This movie is skin deep, it’s all about looks, but man, does it look good. Shot entirely in front of blue and green screens, every single frame looks like it’s been cut directly from its graphic-novel roots, though it looks nothing whatsoever like its big brother, Sin City.Many of the battle scenes, accompanied by seriously grungy metal, are awe-inspiring white-knucklers. The violence is relentless, and gallons of digital blood are sprayed everywhere as spears are thrust, swords are swung, limbs are hacked off, arrows slam into shields and bodies and traitors get their well-deserved guttings. You just wish that when characters start talking, they’d stop.

Oh, yes, the story. In about 480 B.C., King Leonidas (Gerard Butler) defies his city-state’s law and takes a small army of 300 Spartan warriorsto fend off a massive Persian invasion, led by the freakish manchild, godking Xerxes (Rodrigo Santoro). Leonidas leaves behind his wife, Queen Gorgo (Lena Headey), who squares off against a nasty politician (Dominic West) who would rather get Sparta for himself than send in the cavalry to back Leonidas’ play.

Basic rule of Ancient Greek thumb > Don’t mess with the Spartans. They’ll fuck you up. Seriously. Trained from birth to be kick-ass ultimate fighting champions, these are the sorts of dudes who believe in killing the messenger, who will happily slaughter you and all your Persian buddies, build an immense wall with your corpses and then knock it over your yet-to-be-slain compatriots. All buffed up and slathered with oil, olive, presumably, the 300 Spartansfight armies, elephants, ogres, mutant ninjas, rhinos and all sorts of weird nasties, killing everyone and everything and enjoying themselves immensely. Butler is particularly fun as Leonidas, all hefty violence, blustery pep talks and stoic Spartanism. When he announces to his fighters, “Tonight, we dine in hell!” you figure he’s got a place in mind.

The picture is directed by Zack Snyder,who last helmed the wickedly fun 2004 Dawn of the Dead remake. He’s outdone himself here, because, again, you’ve never seen anything that looked remotely like this. But that much style has its issues, the sexy bits look like softcore Calvin Klein shoots, and the entire thing could be the greatest music video ever shot.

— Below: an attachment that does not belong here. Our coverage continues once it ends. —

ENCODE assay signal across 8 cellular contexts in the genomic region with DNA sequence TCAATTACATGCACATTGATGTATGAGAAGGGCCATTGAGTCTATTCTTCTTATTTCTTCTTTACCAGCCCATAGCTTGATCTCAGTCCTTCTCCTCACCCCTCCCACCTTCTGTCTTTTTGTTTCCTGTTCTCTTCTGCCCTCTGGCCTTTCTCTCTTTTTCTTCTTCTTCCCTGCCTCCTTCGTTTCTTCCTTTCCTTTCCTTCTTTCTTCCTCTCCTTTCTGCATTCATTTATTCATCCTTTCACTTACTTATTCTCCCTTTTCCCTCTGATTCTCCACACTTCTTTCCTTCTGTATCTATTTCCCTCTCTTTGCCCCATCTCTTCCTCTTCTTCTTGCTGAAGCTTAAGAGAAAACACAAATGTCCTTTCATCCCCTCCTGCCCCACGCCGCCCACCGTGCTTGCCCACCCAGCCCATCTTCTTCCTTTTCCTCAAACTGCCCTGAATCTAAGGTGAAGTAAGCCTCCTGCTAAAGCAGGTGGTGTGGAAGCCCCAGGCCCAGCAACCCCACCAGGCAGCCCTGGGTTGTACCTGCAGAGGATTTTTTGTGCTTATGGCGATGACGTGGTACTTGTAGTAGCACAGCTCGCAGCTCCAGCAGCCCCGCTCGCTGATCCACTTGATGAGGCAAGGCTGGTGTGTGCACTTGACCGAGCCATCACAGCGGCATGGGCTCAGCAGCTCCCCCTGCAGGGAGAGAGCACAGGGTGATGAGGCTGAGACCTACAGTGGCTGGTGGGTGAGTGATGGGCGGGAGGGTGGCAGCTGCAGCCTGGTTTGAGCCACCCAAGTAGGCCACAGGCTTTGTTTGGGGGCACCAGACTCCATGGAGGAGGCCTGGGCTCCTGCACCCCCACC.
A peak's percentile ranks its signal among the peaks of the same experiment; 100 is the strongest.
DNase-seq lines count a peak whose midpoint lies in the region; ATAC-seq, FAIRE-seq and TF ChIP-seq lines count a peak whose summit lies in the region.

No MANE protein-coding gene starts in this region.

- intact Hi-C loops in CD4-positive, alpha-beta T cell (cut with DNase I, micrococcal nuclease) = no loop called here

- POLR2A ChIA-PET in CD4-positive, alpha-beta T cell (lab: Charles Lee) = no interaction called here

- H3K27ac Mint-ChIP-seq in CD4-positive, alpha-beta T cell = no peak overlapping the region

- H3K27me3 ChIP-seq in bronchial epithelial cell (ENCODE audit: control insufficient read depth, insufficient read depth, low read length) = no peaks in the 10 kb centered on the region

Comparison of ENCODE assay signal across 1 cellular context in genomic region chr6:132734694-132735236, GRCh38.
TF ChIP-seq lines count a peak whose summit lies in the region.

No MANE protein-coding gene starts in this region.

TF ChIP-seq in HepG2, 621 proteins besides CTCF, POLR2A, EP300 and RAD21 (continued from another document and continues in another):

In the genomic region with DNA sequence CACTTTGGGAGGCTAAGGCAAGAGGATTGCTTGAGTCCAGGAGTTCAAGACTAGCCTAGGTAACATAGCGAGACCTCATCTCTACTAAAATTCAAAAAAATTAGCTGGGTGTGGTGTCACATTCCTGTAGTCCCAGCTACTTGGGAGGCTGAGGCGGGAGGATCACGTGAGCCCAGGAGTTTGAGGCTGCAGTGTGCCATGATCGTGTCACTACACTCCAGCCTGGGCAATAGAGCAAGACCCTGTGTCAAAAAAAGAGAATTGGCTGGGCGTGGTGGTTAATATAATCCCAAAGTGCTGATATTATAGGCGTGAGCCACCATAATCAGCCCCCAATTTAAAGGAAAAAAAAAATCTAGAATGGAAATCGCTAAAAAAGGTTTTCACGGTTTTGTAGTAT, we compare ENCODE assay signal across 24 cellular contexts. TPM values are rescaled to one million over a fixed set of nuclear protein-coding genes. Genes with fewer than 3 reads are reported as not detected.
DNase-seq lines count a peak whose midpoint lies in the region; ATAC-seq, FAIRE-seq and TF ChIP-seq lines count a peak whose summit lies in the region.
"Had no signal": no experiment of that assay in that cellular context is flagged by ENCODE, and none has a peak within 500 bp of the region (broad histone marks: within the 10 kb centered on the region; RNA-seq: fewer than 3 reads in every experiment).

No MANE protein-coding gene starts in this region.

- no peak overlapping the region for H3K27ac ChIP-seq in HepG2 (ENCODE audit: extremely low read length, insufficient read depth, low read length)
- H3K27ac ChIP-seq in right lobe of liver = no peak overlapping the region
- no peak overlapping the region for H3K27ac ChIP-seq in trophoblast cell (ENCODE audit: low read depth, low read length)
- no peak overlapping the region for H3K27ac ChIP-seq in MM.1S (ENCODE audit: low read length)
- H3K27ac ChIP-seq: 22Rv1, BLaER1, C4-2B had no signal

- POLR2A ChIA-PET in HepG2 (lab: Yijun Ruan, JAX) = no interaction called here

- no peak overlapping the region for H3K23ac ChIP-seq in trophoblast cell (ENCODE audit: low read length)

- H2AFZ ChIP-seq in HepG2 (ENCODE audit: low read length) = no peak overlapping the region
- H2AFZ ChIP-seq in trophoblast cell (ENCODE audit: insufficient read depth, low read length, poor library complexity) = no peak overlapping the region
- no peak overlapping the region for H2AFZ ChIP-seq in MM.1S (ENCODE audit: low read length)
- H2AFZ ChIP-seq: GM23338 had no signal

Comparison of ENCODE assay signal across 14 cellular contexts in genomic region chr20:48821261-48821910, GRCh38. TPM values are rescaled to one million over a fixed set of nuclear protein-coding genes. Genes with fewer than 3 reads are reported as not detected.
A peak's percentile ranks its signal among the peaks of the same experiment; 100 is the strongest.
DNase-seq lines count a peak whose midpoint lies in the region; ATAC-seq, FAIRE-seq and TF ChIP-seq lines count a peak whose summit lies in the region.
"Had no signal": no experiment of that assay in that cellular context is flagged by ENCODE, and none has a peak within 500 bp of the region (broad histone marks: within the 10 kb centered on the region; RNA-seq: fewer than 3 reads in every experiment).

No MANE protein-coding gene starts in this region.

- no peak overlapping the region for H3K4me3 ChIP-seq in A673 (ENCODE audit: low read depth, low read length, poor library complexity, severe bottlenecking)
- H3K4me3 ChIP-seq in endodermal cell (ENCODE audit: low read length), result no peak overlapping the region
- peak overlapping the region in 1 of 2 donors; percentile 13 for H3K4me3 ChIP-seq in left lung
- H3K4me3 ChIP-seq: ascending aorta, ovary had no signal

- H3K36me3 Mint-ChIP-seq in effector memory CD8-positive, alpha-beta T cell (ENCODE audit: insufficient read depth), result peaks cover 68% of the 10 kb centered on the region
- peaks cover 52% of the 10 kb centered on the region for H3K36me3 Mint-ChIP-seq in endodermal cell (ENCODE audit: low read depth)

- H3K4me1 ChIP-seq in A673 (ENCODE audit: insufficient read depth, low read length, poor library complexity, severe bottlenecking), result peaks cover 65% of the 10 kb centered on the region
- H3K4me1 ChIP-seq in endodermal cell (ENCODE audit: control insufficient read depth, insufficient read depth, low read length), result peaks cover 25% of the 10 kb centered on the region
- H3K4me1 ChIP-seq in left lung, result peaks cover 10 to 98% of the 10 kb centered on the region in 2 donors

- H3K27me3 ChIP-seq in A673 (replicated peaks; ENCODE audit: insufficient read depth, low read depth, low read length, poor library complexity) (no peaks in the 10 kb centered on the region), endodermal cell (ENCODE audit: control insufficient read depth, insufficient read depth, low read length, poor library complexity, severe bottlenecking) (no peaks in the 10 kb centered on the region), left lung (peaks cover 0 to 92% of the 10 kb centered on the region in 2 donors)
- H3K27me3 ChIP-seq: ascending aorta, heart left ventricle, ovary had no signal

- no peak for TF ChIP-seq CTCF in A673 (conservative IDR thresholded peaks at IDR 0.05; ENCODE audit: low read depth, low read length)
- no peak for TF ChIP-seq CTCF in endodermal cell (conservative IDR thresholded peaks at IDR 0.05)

There are some messages in 300, all of which have appeared on shirts found in Army surplus stores. You know the type > Freedom isn’t free, politicians are corrupt chickenhawks, support the troops, take no prisoners, kill ’em all and let God sort ’em out. There’s your substance.

So, yes, it’s exciting and visually impressive, but it’s not for everyone. Love action, violence, crazy high-end FX? Go see this baby on screen. But if all that, along with cheesy dialogue and over-the-top stabbings, doesn’t entice you, save your ducats, because 300 will just be Greek to you.

Oh, and leave behind any scenes you admired in Troy, Alexander the Great, The Gladiator, Spartacus or any other similar fiction film. Nothing’s compared to this, as Sinead O’Connor would probably sing!

300 > Worldwide First March 7, 2007

Posted by grhomeboy in Movies Life, Movies Life Greek.
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Hollywood’s 300 are making their Worldwide First Appearance in Greece!

On March 8, 2007!

Worldwide Premiere! At an Athens Village Cinema near you! Be here!

Related Links > http://www.villagecinemas.gr/index.asp?a_id=1